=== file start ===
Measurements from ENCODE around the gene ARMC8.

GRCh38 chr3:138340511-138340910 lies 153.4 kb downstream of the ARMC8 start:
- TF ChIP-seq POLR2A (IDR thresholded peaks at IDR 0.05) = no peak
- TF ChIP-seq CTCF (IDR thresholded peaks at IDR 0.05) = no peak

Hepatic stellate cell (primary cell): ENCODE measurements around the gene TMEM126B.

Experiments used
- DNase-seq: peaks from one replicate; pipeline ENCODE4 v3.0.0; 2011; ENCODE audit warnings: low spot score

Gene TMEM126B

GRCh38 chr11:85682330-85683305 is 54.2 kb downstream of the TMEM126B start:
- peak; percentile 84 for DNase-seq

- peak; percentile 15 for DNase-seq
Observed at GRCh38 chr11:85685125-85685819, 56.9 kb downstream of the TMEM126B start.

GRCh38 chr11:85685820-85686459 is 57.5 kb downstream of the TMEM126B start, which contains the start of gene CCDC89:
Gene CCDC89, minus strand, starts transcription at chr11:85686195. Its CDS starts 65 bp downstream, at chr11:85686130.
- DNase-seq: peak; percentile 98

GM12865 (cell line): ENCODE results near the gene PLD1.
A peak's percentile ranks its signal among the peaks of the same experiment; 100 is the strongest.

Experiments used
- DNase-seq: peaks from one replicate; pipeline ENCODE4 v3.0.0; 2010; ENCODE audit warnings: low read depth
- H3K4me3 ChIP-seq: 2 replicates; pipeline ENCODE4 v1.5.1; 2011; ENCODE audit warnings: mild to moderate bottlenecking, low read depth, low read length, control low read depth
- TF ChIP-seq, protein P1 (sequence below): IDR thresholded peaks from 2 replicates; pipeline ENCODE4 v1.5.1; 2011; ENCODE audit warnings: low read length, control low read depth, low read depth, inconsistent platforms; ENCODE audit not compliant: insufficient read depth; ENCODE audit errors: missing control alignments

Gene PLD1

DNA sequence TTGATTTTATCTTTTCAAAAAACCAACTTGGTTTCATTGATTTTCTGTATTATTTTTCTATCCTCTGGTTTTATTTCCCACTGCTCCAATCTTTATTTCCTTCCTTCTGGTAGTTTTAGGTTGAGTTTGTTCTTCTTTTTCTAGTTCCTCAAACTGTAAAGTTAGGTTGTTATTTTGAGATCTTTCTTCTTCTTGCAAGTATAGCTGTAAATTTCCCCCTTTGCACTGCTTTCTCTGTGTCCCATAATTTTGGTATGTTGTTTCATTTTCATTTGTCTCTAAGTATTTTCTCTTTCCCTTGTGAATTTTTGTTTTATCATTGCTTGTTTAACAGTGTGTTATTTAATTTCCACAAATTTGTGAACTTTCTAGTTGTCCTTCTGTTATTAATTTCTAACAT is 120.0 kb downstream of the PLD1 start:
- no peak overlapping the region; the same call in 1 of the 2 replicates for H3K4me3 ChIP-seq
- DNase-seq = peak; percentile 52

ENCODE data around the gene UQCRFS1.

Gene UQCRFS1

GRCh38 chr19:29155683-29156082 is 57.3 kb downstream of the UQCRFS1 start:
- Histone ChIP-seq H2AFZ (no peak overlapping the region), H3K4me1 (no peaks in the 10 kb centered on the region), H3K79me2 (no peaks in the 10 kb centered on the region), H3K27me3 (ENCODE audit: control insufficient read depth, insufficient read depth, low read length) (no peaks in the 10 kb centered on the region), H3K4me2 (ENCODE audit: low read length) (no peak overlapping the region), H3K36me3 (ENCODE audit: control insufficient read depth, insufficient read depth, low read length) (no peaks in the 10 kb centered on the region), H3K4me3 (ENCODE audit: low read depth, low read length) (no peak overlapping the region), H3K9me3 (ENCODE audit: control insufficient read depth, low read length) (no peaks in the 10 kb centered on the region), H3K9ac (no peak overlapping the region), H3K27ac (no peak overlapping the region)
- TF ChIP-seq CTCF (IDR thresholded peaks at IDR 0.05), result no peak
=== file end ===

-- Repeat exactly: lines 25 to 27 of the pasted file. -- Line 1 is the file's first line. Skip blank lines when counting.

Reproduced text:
- DNase-seq = peak; percentile 52

ENCODE data around the gene UQCRFS1.

Gene UQCRFS1